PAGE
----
Photograph by John Kernick
This is our favorite recipe of our grandmother’s and the first one she taught us to make. Yiddish for “almond bread,” mandelbrot is the Jewish version of biscotti. Because these cookies are twice-baked, they are crisp and crunchy — and highly addictive. Delicious served with coffee, tea and dessert wine for dunking — or as Grandma Mary sometimes did, eaten for breakfast.
1 cup blanched slivered almonds
1 cup plus 1 tablespoon chopped raw walnuts
3¼ cups all-purpose flour plus extra for flouring the work surface
1 teaspoon baking powder
¼ teaspoon kosher salt
4 large eggs
1¼ cups plus 2 tablespoons granulated sugar
½ cup canola oil
1 teaspoon pure vanilla extract
½ teaspoon almond extract
¾ teaspoon ground cinnamon
1 cup golden raisins
1 large egg white
1) Set a rack in the middle of the oven and preheat the oven to 350° F.
2) Spread the almonds and 1 cup of the walnuts on a rimmed baking sheet. Bake until they are toasted and fragrant, 5 to 7 minutes. Let cool on the pan. Leave the oven on.
3) In a medium mixing bowl, sift together 3 cups of the flour, the baking powder, and salt. Set aside. In large mixing bowl, whisk together the 4 whole eggs and 1¼ cups of the sugar. Whisk in the oil, vanilla extract, almond extract, and ¼ teaspoon of the cinnamon. Gradually stir in the flour mixture, blending with a wooden spoon. Fold in the toasted nuts and the raisins. The dough should be soft and workable but not sticky. If it is sticky add more flour, a tablespoon at a time, not to exceed ¼ cup. (You can also cover and refrigerate the dough for 20 minutes to 1 hour to make it more workable. If you do, turn off the oven now and turn it back on when you are about to shape the dough.)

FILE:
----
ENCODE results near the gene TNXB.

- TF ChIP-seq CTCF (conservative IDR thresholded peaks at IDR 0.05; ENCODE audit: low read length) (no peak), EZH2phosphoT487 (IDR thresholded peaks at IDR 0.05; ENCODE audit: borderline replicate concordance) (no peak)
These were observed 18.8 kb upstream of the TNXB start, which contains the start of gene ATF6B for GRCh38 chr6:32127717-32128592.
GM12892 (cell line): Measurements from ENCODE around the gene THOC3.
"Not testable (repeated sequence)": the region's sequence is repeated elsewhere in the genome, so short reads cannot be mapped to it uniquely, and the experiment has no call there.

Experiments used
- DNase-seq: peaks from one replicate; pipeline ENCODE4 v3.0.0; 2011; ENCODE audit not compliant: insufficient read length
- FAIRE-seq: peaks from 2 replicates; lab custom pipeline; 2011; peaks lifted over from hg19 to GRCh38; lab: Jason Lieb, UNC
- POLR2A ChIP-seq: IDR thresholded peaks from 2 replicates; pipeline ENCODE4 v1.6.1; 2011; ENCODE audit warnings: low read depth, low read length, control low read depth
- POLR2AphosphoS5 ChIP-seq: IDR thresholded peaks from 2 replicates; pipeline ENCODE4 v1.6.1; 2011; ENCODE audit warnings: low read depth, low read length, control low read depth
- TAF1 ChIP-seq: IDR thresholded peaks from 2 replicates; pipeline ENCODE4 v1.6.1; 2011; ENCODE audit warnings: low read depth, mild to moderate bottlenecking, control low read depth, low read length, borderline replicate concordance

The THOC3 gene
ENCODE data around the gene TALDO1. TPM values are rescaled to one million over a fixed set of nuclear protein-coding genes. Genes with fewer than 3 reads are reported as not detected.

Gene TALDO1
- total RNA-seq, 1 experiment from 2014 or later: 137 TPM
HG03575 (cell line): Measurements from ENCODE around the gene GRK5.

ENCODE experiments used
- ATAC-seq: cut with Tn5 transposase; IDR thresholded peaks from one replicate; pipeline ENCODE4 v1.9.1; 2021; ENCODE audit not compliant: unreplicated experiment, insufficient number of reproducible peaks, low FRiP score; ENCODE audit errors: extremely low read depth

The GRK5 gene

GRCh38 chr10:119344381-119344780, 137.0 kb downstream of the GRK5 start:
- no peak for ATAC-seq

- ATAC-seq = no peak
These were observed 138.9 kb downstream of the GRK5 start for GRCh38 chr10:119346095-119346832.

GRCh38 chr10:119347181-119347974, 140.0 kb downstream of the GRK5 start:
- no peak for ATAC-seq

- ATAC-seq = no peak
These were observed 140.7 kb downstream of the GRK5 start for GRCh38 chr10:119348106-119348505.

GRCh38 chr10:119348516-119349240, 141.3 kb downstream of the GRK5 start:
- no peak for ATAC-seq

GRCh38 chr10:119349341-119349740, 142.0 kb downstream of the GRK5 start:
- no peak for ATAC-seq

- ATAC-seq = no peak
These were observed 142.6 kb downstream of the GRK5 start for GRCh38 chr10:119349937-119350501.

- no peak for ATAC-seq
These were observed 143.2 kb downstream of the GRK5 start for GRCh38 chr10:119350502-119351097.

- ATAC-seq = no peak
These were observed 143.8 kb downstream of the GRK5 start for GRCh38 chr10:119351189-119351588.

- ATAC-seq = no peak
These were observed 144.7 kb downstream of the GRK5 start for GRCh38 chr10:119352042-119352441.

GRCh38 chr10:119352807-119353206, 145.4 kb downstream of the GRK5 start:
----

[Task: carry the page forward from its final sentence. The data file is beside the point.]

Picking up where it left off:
4) Finely chop the remaining 1 tablespoon of walnuts. Put them in a small mixing bowl and add the remaining 2 tablespoons of sugar and ½ teaspoon of ground cinnamon.
5) Line a rimmed baking sheet with parchment paper.
6) Transfer the dough to a floured work surface and divide it into thirds. Dampen your hands with cold water and shape each piece into a log about 3 inches wide and 12 inches long. Place the logs on the parchment paper-lined baking sheet, leaving 3 inches between them. Use your hands to even the sides of the logs, creating long rectangles.
7) Whisk the egg white in a small mixing bowl to make an egg wash. Brush egg wash onto the top of each log. Sprinkle each with a third of the cinnamon sugar-walnut blend, about 1 tablespoon each.
8) Bake until golden and firm to the touch, about 35 minutes. Remove from the oven but leave the oven on. Let the loaves cool slightly, only 3 to 5 minutes. (Do not let the loaves cool too long or the slices will crumble when you cut them.)
9) Transfer the loaves to a cutting board. Using a serrated knife, cut each on the diagonal into ½-inch slices. Arrange the cookies in a single layer on two ungreased rimmed baking sheets, cut side down.
10) Set racks in the upper and lower thirds of the oven and place one pan on each. Bake until lightly toasted, 5 to 7 minutes. Flip the pieces and rotate the sheets top to bottom and front to back to ensure even baking. Bake for an additional 5 to 7 minutes, until toasted on the second side.
11) Transfer the cookies to wire cooling racks and let them cool completely. Store in an airtight container.
Excerpted from THE POLLAN FAMILY TABLE by Corky, Lori, Dana and Tracy Pollan. Copyright © 2014 by Old Harvest Way, LLC. Excerpted with permission by Scribner, a Division of Simon & Schuster.